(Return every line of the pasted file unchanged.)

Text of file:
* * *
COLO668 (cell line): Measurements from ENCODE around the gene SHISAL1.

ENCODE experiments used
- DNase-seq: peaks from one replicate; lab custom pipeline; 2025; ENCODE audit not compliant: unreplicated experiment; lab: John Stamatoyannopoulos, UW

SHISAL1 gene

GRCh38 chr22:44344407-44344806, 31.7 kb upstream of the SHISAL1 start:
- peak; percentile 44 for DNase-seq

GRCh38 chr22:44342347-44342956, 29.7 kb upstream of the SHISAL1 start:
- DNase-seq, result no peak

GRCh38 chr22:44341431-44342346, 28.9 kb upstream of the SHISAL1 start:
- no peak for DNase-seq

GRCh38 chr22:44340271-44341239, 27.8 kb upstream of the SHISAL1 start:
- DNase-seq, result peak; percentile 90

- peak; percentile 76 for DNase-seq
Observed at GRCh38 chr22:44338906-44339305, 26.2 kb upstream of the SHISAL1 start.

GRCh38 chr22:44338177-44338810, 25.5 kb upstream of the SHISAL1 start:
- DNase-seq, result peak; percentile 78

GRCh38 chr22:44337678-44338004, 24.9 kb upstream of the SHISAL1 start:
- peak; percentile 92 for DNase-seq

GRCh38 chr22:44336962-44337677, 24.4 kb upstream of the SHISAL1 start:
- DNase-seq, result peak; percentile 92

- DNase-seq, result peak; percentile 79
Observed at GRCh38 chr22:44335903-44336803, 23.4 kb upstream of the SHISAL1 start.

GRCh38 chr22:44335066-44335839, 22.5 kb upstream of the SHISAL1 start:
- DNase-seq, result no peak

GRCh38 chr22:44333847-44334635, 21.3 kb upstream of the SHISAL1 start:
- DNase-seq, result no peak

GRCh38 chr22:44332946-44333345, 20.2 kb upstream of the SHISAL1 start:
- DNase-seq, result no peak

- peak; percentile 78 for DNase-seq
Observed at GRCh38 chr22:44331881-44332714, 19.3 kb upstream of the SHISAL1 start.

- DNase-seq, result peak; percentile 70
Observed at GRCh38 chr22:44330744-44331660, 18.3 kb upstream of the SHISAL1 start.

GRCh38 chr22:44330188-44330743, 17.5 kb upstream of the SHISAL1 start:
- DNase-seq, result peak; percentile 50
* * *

COLO668 (cell line): Measurements from ENCODE around the gene SHISAL1.

ENCODE experiments used
- DNase-seq: peaks from one replicate; lab custom pipeline; 2025; ENCODE audit not compliant: unreplicated experiment; lab: John Stamatoyannopoulos, UW

SHISAL1 gene

GRCh38 chr22:44344407-44344806, 31.7 kb upstream of the SHISAL1 start:
- peak; percentile 44 for DNase-seq

GRCh38 chr22:44342347-44342956, 29.7 kb upstream of the SHISAL1 start:
- DNase-seq, result no peak

GRCh38 chr22:44341431-44342346, 28.9 kb upstream of the SHISAL1 start:
- no peak for DNase-seq

GRCh38 chr22:44340271-44341239, 27.8 kb upstream of the SHISAL1 start:
- DNase-seq, result peak; percentile 90

- peak; percentile 76 for DNase-seq
Observed at GRCh38 chr22:44338906-44339305, 26.2 kb upstream of the SHISAL1 start.

GRCh38 chr22:44338177-44338810, 25.5 kb upstream of the SHISAL1 start:
- DNase-seq, result peak; percentile 78

GRCh38 chr22:44337678-44338004, 24.9 kb upstream of the SHISAL1 start:
- peak; percentile 92 for DNase-seq

GRCh38 chr22:44336962-44337677, 24.4 kb upstream of the SHISAL1 start:
- DNase-seq, result peak; percentile 92

- DNase-seq, result peak; percentile 79
Observed at GRCh38 chr22:44335903-44336803, 23.4 kb upstream of the SHISAL1 start.

GRCh38 chr22:44335066-44335839, 22.5 kb upstream of the SHISAL1 start:
- DNase-seq, result no peak

GRCh38 chr22:44333847-44334635, 21.3 kb upstream of the SHISAL1 start:
- DNase-seq, result no peak

GRCh38 chr22:44332946-44333345, 20.2 kb upstream of the SHISAL1 start:
- DNase-seq, result no peak

- peak; percentile 78 for DNase-seq
Observed at GRCh38 chr22:44331881-44332714, 19.3 kb upstream of the SHISAL1 start.

- DNase-seq, result peak; percentile 70
Observed at GRCh38 chr22:44330744-44331660, 18.3 kb upstream of the SHISAL1 start.

GRCh38 chr22:44330188-44330743, 17.5 kb upstream of the SHISAL1 start:
- DNase-seq, result peak; percentile 50